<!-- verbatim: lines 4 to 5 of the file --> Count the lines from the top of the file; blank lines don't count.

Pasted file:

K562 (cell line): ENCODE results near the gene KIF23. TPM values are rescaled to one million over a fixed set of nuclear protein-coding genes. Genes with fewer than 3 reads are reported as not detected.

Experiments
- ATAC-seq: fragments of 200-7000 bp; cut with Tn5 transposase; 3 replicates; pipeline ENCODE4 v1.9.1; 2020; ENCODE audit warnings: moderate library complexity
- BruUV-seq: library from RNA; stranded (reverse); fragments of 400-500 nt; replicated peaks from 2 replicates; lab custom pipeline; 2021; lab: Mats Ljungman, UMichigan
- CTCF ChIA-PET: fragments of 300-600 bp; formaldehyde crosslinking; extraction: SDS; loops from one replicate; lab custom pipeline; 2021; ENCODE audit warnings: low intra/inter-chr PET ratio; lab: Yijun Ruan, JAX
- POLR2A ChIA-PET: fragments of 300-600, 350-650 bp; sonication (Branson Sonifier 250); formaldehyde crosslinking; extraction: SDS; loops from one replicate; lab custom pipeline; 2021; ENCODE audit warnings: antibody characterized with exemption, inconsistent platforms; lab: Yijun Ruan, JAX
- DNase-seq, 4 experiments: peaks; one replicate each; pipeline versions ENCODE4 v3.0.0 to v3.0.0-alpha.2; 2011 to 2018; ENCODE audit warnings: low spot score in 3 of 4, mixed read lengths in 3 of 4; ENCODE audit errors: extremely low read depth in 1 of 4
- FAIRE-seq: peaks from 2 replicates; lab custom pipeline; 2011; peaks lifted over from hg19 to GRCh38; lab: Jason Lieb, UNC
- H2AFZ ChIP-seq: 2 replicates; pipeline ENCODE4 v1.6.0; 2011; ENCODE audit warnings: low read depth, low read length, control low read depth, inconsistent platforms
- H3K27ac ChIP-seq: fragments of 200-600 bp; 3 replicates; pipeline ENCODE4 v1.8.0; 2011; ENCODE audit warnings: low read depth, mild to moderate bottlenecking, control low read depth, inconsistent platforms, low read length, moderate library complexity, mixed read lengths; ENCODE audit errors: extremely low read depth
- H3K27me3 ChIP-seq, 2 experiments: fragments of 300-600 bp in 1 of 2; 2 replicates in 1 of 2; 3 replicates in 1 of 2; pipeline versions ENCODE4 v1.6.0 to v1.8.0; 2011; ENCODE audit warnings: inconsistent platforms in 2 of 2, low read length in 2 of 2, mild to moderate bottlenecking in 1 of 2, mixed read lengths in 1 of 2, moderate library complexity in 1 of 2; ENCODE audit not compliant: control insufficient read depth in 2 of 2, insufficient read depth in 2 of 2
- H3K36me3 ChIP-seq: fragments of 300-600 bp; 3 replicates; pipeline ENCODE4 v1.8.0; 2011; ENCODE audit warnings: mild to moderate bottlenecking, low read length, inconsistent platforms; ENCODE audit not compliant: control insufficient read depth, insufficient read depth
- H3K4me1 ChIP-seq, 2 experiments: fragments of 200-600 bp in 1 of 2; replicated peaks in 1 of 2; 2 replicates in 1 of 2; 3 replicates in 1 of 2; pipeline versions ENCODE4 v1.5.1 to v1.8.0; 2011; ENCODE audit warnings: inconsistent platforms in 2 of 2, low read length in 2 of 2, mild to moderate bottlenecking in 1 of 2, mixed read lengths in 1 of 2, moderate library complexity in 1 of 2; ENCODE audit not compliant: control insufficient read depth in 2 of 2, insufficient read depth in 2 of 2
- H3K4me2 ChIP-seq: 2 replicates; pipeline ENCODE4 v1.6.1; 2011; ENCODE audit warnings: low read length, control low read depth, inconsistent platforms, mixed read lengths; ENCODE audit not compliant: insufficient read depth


- BruUV-seq: library from RNA; stranded (reverse); fragments of 400-500 nt; replicated peaks from 2 replicates; lab custom pipeline; 2021; lab: Mats Ljungman, UMichigan
- CTCF ChIA-PET: fragments of 300-600 bp; formaldehyde crosslinking; extraction: SDS; loops from one replicate; lab custom pipeline; 2021; ENCODE audit warnings: low intra/inter-chr PET ratio; lab: Yijun Ruan, JAX